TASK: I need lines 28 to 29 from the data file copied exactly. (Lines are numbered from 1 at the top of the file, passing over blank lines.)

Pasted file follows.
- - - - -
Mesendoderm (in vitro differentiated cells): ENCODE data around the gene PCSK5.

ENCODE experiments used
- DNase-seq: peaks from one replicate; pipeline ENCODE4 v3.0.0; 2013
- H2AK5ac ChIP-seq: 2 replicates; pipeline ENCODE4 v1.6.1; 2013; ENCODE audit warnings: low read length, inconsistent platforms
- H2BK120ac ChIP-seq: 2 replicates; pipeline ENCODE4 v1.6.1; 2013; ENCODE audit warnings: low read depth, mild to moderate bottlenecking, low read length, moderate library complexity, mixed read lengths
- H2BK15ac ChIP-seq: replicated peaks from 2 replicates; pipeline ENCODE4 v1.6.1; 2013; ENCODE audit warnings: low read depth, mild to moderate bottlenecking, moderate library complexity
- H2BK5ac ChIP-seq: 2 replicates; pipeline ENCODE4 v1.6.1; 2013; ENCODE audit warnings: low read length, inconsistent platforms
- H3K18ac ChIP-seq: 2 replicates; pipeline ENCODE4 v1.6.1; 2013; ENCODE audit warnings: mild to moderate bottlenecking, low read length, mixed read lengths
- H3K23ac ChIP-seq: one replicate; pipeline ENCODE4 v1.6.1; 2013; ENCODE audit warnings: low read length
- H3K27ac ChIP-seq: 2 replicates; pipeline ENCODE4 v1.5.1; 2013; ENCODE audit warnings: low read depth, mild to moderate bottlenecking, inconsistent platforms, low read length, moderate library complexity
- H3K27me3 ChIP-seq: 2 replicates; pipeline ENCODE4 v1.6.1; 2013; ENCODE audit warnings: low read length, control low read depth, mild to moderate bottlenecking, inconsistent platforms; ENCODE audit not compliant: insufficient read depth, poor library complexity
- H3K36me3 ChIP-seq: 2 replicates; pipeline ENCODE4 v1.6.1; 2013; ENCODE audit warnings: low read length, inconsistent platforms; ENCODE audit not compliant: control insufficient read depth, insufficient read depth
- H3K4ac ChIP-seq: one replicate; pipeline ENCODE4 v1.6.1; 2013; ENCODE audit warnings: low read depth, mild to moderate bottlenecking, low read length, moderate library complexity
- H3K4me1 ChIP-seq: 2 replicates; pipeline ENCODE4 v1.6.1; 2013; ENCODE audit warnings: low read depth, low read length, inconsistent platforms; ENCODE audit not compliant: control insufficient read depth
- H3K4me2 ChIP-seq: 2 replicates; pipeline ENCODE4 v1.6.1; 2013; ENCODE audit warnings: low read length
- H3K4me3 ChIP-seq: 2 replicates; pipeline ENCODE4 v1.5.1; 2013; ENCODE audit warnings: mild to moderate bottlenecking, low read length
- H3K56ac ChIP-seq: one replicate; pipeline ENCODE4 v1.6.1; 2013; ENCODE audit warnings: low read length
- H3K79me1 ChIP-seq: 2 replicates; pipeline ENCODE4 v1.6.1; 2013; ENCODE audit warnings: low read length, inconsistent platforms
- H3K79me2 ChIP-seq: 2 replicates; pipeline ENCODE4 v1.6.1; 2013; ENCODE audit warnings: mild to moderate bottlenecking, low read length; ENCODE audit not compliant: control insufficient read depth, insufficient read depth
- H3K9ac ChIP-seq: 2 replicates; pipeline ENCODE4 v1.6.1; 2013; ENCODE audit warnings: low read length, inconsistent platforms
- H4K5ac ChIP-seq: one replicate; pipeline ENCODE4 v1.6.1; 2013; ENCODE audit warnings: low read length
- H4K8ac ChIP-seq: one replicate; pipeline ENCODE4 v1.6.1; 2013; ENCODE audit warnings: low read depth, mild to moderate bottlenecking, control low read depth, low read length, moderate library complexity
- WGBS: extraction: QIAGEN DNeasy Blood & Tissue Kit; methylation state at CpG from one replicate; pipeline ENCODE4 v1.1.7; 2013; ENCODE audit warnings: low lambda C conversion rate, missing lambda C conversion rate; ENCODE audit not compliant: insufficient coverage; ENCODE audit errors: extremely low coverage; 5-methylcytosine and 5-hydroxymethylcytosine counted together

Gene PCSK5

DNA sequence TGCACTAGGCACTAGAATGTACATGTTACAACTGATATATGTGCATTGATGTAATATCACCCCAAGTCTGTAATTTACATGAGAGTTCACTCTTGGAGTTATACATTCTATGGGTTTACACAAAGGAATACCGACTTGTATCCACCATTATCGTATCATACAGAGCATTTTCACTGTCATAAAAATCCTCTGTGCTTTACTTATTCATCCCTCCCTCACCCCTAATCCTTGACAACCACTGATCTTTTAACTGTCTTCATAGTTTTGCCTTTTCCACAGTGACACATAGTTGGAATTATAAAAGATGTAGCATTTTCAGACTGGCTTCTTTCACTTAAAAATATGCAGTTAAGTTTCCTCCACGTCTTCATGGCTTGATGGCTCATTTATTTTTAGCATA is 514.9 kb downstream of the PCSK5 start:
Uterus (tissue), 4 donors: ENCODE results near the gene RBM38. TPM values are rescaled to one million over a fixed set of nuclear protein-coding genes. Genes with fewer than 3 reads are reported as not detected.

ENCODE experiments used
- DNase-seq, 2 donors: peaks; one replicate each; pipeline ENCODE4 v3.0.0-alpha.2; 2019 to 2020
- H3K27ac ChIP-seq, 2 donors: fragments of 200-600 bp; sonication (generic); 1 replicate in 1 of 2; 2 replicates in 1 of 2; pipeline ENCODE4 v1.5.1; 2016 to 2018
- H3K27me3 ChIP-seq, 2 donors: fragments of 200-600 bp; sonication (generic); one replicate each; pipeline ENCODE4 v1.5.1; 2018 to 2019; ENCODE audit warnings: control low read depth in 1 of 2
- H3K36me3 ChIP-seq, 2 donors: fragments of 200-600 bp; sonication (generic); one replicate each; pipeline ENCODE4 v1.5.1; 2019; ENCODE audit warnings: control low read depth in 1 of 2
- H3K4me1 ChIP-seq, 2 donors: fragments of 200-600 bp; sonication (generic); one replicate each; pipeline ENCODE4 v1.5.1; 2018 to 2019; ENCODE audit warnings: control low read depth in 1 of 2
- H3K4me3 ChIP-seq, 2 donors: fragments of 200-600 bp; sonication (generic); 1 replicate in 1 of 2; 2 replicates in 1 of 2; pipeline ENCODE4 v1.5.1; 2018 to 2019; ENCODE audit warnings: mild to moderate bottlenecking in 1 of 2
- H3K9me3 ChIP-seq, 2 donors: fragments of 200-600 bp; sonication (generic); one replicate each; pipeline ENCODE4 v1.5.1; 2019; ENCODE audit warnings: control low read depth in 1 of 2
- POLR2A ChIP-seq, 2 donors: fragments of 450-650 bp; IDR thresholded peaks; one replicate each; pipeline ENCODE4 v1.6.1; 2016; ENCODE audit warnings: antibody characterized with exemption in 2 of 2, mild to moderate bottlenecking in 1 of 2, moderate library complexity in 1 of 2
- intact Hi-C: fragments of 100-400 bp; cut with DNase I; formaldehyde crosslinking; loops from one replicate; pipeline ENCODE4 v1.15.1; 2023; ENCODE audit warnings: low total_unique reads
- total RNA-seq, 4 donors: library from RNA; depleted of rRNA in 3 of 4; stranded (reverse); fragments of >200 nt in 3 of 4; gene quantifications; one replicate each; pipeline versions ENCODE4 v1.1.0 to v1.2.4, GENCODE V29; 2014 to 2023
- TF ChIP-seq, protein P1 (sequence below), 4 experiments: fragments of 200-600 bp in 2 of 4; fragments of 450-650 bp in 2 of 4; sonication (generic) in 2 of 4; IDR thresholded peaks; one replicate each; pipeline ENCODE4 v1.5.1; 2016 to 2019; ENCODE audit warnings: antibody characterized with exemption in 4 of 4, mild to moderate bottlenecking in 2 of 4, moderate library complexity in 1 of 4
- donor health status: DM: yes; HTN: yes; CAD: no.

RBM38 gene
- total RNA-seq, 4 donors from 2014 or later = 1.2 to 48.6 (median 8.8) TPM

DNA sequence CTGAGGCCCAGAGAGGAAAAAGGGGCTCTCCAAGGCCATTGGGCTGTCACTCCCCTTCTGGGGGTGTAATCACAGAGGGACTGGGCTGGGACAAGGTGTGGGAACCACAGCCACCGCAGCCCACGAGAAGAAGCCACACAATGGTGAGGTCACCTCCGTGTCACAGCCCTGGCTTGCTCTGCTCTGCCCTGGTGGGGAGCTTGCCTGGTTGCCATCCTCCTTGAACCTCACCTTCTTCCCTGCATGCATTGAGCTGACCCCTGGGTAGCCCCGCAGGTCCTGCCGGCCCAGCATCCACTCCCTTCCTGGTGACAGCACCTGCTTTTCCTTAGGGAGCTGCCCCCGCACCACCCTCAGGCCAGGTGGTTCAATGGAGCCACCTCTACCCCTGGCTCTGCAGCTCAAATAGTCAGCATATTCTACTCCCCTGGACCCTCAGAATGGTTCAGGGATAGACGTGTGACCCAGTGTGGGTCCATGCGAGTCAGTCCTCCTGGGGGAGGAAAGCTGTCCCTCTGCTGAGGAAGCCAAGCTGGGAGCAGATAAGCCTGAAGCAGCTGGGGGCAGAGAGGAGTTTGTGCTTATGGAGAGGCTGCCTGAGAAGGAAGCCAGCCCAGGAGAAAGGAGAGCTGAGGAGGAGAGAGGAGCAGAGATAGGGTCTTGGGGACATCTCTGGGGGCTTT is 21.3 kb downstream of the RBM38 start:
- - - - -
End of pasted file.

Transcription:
- DNase-seq, 2 donors: peaks; one replicate each; pipeline ENCODE4 v3.0.0-alpha.2; 2019 to 2020
- H3K27ac ChIP-seq, 2 donors: fragments of 200-600 bp; sonication (generic); 1 replicate in 1 of 2; 2 replicates in 1 of 2; pipeline ENCODE4 v1.5.1; 2016 to 2018